What Not to Say to Depressed People

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Approximately 20 million American adults suffer from mood disorders each year, according to the National Institute of Mental Health. This equates to roughly 9.5% of the adult population in any given year. Of that 9.5%, 45% of mood disorders might be classified as "severe." That means that roughly 4.3% of the adult population in this country is suffering from a severe mood disorder at any given time.

With a percentage as high as that, it might be assumed that the majority of Americans are familiar enough with mood disorders like depression, anxiety and bipolar disorder to understand that they are serious illnesses, not passing moods or weakness of character.

Unfortunately, while there have been increasing efforts to educate Americans about mood disorders, way too many people still believe that these "moods" are controllable.

Confusing Language

There is certainly a confusing overlap in the language. For instance, in common usage the word 'depressed' can just mean being sad about something. Clinical depression, however, goes much further than that. To be classified as clinically depressed, the patient must no longer be able to control the depth of their negative feelings, sinking into extreme sadness. They experience a loss of enjoyment, poor concentration, and feelings of guilt, helplessness and hopelessness. They are unable to sleep and lack an appetite. More importantly, they nearly always are unable to resolve these feelings without assistance.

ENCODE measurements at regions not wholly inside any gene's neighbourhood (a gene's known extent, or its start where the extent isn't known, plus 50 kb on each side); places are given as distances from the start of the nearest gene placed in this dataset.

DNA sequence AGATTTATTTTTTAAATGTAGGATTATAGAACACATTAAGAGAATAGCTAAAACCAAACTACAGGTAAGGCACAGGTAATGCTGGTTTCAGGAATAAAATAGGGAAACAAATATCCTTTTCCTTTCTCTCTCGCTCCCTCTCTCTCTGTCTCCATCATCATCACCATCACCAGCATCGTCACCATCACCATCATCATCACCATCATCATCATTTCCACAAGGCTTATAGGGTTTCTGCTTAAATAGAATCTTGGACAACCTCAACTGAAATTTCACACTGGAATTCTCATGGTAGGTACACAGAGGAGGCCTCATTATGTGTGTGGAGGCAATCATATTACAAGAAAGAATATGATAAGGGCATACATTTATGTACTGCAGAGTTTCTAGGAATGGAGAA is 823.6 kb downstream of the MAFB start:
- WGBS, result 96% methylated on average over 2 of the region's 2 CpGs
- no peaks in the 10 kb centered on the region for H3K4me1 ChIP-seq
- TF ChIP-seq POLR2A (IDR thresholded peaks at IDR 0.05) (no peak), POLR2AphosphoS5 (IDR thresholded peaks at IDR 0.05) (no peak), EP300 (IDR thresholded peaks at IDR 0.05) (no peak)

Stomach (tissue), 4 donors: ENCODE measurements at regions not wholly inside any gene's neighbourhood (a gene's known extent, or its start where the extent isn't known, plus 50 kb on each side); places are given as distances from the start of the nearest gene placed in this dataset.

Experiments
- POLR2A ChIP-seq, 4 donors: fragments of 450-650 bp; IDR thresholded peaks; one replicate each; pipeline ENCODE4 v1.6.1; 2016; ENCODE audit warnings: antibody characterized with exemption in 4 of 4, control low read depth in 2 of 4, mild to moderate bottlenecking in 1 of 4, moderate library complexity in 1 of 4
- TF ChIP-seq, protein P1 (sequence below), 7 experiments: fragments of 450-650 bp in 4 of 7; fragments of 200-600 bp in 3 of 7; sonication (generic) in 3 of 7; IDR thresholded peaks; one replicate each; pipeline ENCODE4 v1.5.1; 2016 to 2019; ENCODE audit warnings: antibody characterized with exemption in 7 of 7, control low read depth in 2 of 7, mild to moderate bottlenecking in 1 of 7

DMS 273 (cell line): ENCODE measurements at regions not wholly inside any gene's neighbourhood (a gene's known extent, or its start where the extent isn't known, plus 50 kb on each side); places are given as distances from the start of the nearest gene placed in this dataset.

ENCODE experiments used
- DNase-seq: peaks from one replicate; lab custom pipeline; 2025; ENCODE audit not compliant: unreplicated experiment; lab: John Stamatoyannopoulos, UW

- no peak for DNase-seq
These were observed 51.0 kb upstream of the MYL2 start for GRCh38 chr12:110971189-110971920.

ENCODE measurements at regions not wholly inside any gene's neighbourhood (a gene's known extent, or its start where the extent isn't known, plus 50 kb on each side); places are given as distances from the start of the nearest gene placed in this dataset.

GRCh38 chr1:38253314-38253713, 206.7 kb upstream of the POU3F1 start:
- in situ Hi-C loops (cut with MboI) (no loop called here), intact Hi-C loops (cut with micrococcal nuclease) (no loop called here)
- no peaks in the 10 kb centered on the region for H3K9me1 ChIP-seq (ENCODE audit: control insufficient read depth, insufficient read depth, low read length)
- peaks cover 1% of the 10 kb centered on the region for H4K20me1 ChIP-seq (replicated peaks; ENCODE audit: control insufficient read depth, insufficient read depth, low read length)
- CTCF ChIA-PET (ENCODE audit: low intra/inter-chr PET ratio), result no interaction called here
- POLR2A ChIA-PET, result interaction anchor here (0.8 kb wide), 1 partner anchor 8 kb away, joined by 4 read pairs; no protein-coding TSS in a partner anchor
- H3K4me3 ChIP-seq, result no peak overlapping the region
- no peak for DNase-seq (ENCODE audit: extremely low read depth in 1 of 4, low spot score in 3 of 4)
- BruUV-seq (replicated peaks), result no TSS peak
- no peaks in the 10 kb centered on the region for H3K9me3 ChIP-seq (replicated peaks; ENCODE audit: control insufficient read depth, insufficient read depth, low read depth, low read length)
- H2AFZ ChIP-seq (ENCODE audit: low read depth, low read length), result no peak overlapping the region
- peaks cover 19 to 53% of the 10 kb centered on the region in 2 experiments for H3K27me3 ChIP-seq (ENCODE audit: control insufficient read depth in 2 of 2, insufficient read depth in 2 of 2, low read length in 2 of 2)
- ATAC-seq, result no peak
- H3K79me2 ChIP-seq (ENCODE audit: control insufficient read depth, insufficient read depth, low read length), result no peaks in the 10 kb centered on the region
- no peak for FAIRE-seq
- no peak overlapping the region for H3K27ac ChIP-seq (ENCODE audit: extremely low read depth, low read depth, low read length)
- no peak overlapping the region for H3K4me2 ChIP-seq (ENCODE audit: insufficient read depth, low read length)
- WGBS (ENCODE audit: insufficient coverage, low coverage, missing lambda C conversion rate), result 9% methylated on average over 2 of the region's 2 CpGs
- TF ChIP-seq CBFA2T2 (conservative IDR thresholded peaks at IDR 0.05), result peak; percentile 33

Another example is the word 'anxiety', which can mean simple nervousness. On the other hand, clinically diagnosed anxiety sufferers are deeply apprehensive and frightened, paralyzed by impaired physical and psychological functioning.

What to Say, What Not to Say

Our character, as a society, has a kind of "keep your chin up", "don't quit", rah-rah take on what needs to be done. Platitudes abound that reflect that image: "Suck it up", "Cheer Up", "Don't Worry, Be Happy". Unfortunately, few platitudes have been written that address the pain and fear of a depressed friend or relative.

So, perhaps the best thing to do is to speak from the heart. Don't try to minimize what the other person is feeling. Don’t tell them it will go away soon, or that they just need to ride it out. Don't pretend you know what they are feeling. Tell them you care about them, tell them you will be right there with them every step of the way. Tell them you love them (if you do), and that you want the best for them. Offer them a hug or a hand. Acknowledge their pain, but don’t minimize it.

Most of all, listen to them. The depressed or anxious patient might not fully understand or recognize what is happening to them. For someone who has never experienced it, depression and anxiety can feel like you’re losing your mind. Don’t discount how frightened they might feel. Validate what they say, and don’t try to have all the answers.

If a friend who is suffering from depression speaks of suicide, don’t hesitate to get professional help immediately. It is far better to intervene in this instance than to wait to see what happens or simply hope for the best.

Sources: National Institute for Mental Health (NIMH) and Health Magazine
Image: Courtesy Andrew Mason

 
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